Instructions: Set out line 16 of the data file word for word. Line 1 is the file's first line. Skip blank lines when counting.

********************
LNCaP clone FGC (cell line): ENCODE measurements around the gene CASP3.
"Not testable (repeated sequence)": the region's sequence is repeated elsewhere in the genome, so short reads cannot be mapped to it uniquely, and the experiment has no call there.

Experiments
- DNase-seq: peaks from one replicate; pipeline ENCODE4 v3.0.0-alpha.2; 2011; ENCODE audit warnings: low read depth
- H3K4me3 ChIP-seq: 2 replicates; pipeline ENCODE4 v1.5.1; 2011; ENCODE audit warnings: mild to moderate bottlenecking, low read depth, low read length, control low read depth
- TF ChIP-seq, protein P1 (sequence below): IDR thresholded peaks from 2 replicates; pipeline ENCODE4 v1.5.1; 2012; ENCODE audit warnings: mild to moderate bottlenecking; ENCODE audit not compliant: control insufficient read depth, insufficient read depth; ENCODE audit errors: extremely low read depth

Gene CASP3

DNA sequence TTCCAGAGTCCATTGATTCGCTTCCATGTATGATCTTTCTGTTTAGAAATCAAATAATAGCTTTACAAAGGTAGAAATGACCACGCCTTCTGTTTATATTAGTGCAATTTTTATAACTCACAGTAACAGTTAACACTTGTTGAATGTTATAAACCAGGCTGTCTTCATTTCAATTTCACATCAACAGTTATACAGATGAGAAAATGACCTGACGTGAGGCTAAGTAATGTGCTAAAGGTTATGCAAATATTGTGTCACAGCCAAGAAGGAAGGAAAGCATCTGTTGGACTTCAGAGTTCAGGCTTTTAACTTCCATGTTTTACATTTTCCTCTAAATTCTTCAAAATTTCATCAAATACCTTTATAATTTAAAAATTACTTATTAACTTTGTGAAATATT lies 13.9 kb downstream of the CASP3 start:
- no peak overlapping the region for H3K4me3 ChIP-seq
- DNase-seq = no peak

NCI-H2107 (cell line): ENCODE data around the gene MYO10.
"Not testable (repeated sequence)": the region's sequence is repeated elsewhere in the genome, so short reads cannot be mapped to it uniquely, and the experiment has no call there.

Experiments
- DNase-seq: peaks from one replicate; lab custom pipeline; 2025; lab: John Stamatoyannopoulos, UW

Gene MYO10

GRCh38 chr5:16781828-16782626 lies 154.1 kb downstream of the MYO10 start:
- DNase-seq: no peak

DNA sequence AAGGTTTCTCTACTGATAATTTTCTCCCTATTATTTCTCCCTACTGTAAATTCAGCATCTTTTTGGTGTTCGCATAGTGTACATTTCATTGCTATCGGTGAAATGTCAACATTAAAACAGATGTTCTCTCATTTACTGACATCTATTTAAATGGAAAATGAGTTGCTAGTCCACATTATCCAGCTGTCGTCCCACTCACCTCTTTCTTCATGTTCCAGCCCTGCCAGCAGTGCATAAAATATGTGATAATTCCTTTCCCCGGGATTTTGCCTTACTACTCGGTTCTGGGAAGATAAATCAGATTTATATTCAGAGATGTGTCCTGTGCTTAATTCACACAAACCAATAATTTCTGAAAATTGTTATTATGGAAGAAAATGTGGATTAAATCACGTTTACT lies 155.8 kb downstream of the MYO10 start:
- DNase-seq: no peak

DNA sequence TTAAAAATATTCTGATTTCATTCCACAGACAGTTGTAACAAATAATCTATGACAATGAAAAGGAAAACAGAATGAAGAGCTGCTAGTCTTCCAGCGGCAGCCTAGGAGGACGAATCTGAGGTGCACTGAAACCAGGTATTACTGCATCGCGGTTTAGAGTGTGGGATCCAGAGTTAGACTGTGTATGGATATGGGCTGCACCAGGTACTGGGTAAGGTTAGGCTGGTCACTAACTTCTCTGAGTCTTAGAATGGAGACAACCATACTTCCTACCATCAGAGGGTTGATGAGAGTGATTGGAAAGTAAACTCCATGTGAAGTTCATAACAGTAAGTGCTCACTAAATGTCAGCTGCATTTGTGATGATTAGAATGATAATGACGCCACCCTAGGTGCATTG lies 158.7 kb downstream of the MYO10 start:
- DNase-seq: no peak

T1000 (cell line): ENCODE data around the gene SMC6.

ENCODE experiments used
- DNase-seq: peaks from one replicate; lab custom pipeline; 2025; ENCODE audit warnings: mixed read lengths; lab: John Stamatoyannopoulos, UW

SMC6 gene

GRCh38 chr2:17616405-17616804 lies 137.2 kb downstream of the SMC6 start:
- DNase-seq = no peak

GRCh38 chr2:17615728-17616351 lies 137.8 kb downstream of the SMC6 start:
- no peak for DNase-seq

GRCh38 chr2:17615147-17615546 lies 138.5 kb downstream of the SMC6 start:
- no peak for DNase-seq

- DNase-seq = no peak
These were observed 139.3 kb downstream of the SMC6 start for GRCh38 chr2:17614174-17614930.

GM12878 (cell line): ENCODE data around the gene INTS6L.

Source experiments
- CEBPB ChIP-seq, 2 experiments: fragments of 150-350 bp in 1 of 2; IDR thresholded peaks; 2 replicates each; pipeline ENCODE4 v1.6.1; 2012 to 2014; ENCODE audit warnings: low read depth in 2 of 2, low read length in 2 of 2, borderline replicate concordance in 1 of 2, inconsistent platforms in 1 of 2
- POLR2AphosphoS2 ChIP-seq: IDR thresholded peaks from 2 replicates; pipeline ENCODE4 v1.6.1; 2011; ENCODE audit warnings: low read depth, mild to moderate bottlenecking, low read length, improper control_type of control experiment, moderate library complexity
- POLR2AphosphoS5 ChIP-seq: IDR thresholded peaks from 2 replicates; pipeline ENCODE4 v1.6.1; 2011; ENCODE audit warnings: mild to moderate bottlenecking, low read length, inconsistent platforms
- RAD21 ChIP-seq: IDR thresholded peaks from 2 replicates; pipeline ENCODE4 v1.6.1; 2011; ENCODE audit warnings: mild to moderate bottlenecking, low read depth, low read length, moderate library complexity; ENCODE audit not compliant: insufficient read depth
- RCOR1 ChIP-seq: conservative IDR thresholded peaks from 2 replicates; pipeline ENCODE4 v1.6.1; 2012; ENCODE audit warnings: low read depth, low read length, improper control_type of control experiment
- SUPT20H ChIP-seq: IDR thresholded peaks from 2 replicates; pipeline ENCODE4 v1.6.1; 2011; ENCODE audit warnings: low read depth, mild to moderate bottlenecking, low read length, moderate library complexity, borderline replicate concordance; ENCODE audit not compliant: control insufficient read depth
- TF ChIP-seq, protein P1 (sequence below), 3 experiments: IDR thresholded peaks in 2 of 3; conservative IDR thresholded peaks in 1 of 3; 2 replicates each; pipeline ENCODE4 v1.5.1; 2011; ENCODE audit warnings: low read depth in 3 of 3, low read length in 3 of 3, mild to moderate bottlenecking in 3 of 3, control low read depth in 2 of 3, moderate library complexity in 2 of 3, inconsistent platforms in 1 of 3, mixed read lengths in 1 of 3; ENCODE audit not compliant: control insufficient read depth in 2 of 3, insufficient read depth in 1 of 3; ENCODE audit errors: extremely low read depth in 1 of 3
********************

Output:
GRCh38 chr5:16781828-16782626 lies 154.1 kb downstream of the MYO10 start: